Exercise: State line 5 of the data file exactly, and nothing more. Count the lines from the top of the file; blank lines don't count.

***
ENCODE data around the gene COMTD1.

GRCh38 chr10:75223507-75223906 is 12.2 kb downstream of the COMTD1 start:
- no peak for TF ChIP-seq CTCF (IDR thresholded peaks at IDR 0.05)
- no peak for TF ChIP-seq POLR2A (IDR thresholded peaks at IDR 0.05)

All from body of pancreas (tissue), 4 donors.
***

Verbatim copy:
All from body of pancreas (tissue), 4 donors.